Like Is said, leaves are the photosynthetic organs of plants, but leaves haven’t sprouted de novo out of ancient moss-like thalluses (even though even weeds have leaflike apparatuses).

The first instance of leaves comes in the shape of protophylls (ancient leaves). Protophylls are nothing but dandruff like scales without any actual vascular tubes for carrying the photosynthetic products to the body of the plant. Since the protophylls are usually small and aggregate, this is not a big problem, and obviously this is an ample condition for evolutionary advance: now that we have the specialization in order, all we have to do is grow some tubes. 馃檪

Psilotum - a protophyllic fern

Psilotum - a protophyllic fern

The second and third stages of leaf evolution are very similar: Microphylls and Macrophylls. The noted difference between the two is that microphylls have only one artery-like tube and macrophylls have a branching like web of vascular tubes. It’s quite easy to imagine how one evolved to the other, but not so easy to come up with how protophylls evolved into either, or should I say, to one and then the other. 馃檪

Lycopodium - a microphyllic fern

Lycopodium - a microphyllic fern

So, yet again, we come across an oft-taken-for-granted plant group and find that it tells us fascinating evolutionary stories. Mainly, that those cheeky bastards are opportunistic little buggers that probably gave us the precursors for modern plants, meaning that Shakespeare and other like-minded cupid-heads should give them some credit. The true journey to dry land starts with Ferns, and so the true evolution for the plants we hold as familiar starts with them.




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Monday Organism (Yes, I’m Aware It’s Sunday) – Cyanobacteria

November 30, 2008

On most Sundays, I won’t be around to post, except in the evening, half-brain dead from ISL class. Anyhow, I’m a day off to recuperate from last week, so I have time to post my very first “Monday Organism”, and a day early, at that!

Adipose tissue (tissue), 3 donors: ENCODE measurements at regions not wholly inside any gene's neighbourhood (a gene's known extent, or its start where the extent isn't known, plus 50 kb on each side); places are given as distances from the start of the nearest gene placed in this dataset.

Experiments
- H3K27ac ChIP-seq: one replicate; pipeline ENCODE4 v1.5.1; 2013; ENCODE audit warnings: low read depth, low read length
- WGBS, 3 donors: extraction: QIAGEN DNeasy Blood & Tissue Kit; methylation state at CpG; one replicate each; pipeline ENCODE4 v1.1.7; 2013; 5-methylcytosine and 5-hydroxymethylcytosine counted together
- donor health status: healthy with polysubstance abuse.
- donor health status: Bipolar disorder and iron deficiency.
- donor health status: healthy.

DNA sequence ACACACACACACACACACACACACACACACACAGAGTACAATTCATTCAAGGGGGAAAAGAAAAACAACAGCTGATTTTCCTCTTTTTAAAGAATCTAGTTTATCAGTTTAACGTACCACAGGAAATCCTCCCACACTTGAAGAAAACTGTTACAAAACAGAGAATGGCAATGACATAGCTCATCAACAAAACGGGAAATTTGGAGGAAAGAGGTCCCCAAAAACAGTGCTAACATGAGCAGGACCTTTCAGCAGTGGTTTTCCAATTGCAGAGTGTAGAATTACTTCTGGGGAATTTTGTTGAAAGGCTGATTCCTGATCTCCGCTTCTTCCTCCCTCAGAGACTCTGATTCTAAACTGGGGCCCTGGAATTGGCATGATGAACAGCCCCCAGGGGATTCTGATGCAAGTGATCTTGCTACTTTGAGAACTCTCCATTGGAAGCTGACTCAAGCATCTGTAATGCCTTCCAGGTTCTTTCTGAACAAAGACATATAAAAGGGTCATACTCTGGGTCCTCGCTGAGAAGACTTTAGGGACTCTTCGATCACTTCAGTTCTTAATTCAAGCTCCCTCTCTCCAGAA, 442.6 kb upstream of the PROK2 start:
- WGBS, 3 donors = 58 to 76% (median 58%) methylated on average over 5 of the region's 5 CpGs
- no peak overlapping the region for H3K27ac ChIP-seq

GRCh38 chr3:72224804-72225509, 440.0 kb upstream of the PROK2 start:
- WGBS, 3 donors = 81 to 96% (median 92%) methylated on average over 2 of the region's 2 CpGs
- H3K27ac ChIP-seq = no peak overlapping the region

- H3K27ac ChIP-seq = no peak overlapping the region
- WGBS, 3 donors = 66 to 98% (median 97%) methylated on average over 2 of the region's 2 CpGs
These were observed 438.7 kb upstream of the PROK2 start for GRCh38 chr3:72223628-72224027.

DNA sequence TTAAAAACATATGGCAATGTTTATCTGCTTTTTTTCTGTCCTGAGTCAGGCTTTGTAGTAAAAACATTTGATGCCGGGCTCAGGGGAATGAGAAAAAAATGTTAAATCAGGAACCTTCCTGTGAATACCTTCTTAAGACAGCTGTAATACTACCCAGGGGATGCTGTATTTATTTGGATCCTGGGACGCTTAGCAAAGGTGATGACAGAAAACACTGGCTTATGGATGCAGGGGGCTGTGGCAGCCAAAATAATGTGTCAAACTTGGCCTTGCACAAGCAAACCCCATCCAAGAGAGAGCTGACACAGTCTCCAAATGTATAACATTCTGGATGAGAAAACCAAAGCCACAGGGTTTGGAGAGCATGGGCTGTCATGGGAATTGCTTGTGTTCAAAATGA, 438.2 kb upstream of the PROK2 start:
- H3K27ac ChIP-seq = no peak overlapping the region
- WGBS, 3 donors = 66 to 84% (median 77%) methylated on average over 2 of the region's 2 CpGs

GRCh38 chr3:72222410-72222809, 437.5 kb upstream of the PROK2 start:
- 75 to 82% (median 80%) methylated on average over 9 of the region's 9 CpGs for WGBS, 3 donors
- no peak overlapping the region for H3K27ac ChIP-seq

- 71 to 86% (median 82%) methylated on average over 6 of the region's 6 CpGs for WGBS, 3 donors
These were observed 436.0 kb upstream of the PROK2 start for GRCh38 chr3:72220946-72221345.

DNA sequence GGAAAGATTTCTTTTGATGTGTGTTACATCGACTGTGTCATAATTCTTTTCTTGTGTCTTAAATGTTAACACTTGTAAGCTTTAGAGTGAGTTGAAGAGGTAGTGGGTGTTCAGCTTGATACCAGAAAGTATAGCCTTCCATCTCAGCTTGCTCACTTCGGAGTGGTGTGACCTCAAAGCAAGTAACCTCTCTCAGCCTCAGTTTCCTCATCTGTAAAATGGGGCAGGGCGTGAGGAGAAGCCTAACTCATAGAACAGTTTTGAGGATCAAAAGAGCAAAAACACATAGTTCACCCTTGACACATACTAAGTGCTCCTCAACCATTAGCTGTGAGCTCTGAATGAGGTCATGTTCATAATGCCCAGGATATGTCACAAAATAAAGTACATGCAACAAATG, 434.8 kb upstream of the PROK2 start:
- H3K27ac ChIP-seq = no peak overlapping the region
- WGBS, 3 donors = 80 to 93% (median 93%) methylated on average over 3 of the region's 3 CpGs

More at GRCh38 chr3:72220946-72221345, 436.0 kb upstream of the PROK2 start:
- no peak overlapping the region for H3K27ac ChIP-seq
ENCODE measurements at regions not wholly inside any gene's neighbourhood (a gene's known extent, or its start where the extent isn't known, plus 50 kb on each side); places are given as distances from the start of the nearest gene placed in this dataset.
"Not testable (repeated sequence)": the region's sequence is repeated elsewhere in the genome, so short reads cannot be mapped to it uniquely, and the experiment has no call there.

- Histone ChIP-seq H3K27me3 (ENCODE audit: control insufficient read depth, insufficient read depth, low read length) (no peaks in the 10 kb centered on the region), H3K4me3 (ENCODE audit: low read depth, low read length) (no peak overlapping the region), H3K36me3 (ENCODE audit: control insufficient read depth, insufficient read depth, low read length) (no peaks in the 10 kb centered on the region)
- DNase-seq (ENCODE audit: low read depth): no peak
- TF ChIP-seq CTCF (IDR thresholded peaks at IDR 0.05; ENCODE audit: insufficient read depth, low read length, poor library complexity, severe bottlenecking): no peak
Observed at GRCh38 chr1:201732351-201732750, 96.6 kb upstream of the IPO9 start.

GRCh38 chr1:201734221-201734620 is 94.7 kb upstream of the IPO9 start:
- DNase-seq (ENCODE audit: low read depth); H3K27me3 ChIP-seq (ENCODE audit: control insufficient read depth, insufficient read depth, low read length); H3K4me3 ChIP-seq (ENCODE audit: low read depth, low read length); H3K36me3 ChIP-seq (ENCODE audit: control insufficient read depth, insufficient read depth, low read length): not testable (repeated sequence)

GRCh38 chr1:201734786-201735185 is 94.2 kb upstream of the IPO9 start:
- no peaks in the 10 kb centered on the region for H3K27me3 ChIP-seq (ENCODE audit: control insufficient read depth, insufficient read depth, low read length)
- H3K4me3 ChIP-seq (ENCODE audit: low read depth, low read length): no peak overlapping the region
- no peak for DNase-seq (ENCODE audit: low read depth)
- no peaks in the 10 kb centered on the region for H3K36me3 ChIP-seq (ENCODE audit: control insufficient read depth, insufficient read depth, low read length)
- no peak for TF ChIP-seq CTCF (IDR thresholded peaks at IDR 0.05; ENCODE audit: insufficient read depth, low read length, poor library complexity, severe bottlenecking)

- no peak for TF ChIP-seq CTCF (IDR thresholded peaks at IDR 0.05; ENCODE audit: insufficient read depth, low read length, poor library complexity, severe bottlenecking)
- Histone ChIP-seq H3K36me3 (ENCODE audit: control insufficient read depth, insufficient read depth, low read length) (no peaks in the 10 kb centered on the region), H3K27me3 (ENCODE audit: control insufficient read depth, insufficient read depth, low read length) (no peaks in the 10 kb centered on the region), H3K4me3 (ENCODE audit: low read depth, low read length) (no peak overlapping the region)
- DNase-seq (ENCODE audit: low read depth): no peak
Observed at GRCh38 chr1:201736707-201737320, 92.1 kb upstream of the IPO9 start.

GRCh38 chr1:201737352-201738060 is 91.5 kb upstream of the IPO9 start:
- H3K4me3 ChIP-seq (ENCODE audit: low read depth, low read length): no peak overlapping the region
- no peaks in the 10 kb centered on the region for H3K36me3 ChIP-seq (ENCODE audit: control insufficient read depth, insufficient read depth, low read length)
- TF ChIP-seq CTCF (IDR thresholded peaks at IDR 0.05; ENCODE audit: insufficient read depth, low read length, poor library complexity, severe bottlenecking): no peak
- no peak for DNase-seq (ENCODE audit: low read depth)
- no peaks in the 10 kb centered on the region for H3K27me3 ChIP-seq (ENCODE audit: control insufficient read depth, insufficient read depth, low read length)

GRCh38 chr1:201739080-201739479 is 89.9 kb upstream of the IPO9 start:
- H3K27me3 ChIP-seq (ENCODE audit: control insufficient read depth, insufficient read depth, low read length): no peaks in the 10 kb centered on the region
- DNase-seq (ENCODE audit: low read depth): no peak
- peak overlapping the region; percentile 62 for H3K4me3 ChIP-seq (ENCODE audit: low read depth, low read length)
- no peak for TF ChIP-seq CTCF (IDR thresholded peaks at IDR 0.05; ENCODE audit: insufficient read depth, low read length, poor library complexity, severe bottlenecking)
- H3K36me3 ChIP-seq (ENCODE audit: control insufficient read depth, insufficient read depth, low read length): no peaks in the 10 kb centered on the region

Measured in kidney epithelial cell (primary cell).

Since this is the first weekly organism, I think it’s appropriate to explain why there is, in fact, a weekly organism. Since this blog is about biology, it’d be mighty improper unless it had聽 periodical items about animals, don’t you think? I mean, come on, it’s no use running a blog about biology without fluffy animals in it (or angry wobbly ones or, well, extremely tiny ones).

Also, the Monday Organism is sometimes going to be about higher taxa as well (usually very high taxa, mainly to illustrate an interesting point about evolutionary biology)

The first Monday Organism is actually not an Organism, but a Phylum: Cyanobacteria.

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Cyanobacteria literally means “blue bacteria”, but they’re actually called “blue algae” in Hebrew. The wiki on Cyanobacteria states that the taxonomy of Cyanobacteria is under revision, which is no surprise. In class, this group was even (I think most appropriately) called “Cyanophyta”, meaning “blue algae”.

Cyanobacteria are a fascinating group, and their existence is sound evidence for various evolutionary theories, the most important one is probably the evolution of the chloroplast organelle, the organelle in plant cells in which photosynthesis occurs.